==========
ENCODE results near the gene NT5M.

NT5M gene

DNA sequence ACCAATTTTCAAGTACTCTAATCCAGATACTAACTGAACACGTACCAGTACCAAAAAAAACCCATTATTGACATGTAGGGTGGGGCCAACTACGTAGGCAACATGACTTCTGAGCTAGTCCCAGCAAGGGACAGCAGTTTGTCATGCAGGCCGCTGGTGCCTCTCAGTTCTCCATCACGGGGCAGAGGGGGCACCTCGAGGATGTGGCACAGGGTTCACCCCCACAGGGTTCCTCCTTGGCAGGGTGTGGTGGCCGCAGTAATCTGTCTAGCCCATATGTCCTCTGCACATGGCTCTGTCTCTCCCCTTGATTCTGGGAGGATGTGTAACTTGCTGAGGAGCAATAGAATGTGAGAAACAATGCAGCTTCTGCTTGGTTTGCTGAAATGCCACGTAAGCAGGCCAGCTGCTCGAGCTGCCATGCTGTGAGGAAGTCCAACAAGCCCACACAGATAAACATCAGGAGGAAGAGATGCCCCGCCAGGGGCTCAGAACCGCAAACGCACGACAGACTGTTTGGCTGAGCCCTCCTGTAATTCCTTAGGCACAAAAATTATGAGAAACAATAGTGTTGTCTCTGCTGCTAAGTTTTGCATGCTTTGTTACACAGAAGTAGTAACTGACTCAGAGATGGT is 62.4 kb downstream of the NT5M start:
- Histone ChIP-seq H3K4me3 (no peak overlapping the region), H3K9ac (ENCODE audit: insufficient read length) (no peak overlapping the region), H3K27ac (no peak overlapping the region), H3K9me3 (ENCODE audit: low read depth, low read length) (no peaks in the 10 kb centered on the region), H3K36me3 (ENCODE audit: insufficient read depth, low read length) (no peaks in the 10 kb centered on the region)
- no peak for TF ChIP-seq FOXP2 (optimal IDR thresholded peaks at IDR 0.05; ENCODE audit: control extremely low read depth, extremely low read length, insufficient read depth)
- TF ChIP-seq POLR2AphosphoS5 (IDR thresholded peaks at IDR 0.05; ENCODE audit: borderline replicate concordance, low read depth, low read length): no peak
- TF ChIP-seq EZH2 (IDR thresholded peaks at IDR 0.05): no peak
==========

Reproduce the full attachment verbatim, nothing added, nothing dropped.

ENCODE results near the gene NT5M.

NT5M gene

DNA sequence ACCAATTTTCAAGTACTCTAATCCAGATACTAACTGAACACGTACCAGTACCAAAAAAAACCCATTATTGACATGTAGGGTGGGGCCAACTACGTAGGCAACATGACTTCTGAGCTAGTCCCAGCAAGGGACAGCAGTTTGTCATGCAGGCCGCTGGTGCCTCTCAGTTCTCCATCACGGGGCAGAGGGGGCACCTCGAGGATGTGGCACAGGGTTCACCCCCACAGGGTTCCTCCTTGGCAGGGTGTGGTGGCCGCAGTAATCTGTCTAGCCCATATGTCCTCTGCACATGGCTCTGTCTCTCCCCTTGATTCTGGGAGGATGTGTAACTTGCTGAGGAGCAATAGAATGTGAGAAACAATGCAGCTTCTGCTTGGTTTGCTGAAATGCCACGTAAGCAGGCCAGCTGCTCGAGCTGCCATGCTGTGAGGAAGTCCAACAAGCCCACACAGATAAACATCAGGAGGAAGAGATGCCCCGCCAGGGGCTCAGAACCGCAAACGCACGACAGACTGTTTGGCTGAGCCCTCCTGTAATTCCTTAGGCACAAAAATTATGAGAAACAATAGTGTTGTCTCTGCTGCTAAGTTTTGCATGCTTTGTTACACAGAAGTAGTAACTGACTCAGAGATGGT is 62.4 kb downstream of the NT5M start:
- Histone ChIP-seq H3K4me3 (no peak overlapping the region), H3K9ac (ENCODE audit: insufficient read length) (no peak overlapping the region), H3K27ac (no peak overlapping the region), H3K9me3 (ENCODE audit: low read depth, low read length) (no peaks in the 10 kb centered on the region), H3K36me3 (ENCODE audit: insufficient read depth, low read length) (no peaks in the 10 kb centered on the region)
- no peak for TF ChIP-seq FOXP2 (optimal IDR thresholded peaks at IDR 0.05; ENCODE audit: control extremely low read depth, extremely low read length, insufficient read depth)
- TF ChIP-seq POLR2AphosphoS5 (IDR thresholded peaks at IDR 0.05; ENCODE audit: borderline replicate concordance, low read depth, low read length): no peak
- TF ChIP-seq EZH2 (IDR thresholded peaks at IDR 0.05): no peak